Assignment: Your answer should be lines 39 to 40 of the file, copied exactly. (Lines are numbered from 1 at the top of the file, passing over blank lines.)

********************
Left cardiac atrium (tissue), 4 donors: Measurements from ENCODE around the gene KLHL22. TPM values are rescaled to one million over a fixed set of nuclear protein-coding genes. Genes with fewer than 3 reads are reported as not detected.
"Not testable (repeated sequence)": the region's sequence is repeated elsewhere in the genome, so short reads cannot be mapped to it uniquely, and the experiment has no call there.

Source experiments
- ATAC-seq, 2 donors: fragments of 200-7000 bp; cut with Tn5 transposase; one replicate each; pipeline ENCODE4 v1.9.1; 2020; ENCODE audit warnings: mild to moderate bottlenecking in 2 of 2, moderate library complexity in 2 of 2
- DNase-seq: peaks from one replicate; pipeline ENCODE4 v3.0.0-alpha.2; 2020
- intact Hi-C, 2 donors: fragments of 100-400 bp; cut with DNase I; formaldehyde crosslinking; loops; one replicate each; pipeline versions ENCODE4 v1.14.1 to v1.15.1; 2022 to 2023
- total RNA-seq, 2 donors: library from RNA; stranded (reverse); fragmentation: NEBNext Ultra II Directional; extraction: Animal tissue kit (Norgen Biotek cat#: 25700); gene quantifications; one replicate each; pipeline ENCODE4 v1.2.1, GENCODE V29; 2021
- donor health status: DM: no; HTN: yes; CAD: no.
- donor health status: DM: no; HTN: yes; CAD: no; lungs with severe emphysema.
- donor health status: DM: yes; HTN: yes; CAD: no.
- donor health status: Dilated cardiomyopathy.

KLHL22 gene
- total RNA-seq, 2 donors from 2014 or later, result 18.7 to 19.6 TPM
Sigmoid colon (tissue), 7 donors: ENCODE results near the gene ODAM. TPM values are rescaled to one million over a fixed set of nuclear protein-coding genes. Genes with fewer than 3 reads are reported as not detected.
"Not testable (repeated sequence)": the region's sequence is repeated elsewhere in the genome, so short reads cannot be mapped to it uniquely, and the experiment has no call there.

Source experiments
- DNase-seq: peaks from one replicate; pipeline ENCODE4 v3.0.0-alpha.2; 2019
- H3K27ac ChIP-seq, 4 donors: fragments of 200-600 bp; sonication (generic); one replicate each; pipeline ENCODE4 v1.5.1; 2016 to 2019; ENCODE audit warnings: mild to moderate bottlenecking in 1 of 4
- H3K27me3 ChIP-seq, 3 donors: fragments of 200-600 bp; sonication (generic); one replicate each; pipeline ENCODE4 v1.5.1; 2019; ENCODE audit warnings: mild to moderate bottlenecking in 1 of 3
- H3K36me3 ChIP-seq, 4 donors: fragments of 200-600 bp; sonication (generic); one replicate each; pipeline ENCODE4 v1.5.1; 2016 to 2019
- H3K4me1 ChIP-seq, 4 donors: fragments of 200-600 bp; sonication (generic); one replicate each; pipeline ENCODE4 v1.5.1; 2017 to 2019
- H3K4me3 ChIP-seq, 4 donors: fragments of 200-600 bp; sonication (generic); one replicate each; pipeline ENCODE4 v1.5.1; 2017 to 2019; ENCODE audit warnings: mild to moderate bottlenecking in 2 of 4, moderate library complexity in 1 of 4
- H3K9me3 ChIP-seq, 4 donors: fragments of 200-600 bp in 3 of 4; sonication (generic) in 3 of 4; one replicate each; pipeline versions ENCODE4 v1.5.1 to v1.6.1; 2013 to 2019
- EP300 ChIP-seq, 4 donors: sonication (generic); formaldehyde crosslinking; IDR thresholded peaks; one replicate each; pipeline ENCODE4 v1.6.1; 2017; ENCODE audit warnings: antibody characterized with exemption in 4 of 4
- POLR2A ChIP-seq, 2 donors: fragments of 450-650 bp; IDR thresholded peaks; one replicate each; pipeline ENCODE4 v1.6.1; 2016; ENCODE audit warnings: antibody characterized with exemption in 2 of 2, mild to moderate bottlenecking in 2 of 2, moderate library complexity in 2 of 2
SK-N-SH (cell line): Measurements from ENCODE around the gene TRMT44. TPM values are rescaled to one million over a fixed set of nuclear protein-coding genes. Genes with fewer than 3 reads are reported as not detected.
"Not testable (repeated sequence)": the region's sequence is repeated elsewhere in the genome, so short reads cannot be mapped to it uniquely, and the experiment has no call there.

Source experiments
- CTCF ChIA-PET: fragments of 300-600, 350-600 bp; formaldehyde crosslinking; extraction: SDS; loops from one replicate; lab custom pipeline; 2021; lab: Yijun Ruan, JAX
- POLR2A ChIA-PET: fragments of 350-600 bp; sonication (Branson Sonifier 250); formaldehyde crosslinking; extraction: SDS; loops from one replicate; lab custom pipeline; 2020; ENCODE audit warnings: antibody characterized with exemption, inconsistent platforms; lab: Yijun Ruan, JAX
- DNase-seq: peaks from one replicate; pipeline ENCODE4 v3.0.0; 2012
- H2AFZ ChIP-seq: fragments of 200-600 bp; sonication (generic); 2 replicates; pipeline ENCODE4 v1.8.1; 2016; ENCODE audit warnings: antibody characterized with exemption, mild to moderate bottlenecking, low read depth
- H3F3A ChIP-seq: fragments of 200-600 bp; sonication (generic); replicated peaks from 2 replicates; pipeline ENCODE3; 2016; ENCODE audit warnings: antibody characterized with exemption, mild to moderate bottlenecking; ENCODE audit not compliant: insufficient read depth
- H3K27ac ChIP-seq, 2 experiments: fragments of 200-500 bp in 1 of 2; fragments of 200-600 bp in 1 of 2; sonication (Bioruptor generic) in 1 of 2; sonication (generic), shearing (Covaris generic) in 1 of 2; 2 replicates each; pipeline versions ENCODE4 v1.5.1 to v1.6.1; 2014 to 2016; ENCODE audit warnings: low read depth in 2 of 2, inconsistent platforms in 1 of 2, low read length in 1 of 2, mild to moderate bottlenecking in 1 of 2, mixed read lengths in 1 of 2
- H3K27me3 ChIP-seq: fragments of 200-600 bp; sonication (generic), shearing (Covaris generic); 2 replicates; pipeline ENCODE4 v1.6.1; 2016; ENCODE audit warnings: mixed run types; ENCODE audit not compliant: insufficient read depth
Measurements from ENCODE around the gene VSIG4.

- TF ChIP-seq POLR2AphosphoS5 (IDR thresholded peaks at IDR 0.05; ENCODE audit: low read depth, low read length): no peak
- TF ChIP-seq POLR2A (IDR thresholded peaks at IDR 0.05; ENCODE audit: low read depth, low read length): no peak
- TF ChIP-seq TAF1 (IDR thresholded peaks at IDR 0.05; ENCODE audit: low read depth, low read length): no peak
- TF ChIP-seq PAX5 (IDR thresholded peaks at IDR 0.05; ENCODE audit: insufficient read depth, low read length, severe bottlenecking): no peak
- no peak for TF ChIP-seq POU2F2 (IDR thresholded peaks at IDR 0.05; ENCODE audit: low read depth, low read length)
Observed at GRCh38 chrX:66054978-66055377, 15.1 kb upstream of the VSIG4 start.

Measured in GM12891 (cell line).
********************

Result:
- TF ChIP-seq TAF1 (IDR thresholded peaks at IDR 0.05; ENCODE audit: low read depth, low read length): no peak
- TF ChIP-seq PAX5 (IDR thresholded peaks at IDR 0.05; ENCODE audit: insufficient read depth, low read length, severe bottlenecking): no peak